|1||13||National Journal article and videotapes re: Opportunity Skyway- May 5, 1992 & Sept. 3, 1993|
|1||14||Newspaper Articles- August 1960|
|1||15||Newspaper Articles- November 1962|
|1||16||Newspaper Articles- November 1973|
|1||17||Newspaper Articles- October 1985|
|1||18||Newspaper Articles- March 1994, undated|
|1||19||Newspaper Articles- June and September 1997|
|1||20||Newspaper Articles- January, April, September 1998|
|1||21||Newspaper Articles- June, August, November, December 1999|
|1||22||Newspaper Articles- July-August, November-December 2000|
|1||23||Newspaper Articles- 2001|
|1||24||Newspaper Articles- 2002|
|1||25||Newspaper Articles- 2003|
|1||26||Newspaper Articles- 2004|
|1||27||Newspaper Articles- 2005|
|1||28||Newspaper Articles- 2006|
|1||29||Newspaper Articles- 2007|
|1||30||Newspaper Articles- 2008|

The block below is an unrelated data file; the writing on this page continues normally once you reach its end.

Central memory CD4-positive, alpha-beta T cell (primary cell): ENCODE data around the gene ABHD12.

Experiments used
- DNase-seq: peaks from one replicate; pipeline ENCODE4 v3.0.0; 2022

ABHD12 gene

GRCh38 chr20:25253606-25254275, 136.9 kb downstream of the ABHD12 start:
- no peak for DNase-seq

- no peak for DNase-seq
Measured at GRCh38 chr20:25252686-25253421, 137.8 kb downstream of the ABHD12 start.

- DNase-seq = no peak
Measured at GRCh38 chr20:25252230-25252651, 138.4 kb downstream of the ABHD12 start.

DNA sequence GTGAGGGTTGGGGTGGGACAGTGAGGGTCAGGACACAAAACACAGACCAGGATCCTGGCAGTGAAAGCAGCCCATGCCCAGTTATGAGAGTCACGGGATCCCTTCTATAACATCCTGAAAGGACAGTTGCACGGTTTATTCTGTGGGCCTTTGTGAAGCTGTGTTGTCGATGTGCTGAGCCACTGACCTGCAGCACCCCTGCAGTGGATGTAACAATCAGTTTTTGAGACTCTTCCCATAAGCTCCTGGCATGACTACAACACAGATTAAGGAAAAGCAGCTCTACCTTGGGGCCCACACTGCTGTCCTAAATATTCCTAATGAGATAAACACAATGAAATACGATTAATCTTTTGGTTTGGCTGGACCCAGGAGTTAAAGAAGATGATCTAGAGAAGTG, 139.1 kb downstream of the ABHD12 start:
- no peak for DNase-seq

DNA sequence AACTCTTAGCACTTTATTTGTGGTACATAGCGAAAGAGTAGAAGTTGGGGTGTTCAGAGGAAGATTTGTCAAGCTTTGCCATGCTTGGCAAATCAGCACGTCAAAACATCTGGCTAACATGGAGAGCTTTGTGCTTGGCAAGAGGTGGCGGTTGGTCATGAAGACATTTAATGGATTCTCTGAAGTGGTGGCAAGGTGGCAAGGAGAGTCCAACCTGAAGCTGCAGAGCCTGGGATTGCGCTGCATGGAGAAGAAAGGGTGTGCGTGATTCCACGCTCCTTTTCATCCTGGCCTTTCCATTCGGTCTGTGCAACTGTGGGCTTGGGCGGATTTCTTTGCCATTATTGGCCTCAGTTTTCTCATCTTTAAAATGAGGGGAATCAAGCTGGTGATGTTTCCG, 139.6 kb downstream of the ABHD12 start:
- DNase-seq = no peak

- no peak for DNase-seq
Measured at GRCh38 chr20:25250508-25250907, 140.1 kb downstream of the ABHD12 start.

|1||31||Newspaper Articles- January- May 2009|
|1||32||Newspaper Articles- June- December 2009|
|1||33||Newspaper Articles- 2010|
|1||34||Newspaper Articles- 2011|
|3||4||Newspaper Articles- 2012|
|3||5||Newspaper Articles- 2013|
|1||35||Opportunity Skyway Newsletters- Summer 1993- Fall 1995|
|2||6||Poster Board for Spitzer Speech- Feb. 5, 1969|
|2||7||Program for Spitzer lecture series- 1968-69|
|2||8||Program for USITA seminar- Spitzer as speaker- Sept. 8-12, 1969|
|1||36||Public Affairs Review 1983|
|1||37||Public Relations Journal- January 1962- July 1971|
|1||38||Public Relations Journal- January 1977- March 1984|
|1||39||Public Relations Review- Spring 1983|
|1||40||Reporting Magazine- September 1964|
|2||9||Review of Spitzer’s Book: Raising the Bottom Line- March 1982|
|2||10||Saints Peter and Paul Parish dedication book- November 20, 2005|
|2||11||Saturday Evening Post article by Spitzer, “An End to Silence,” August 1962|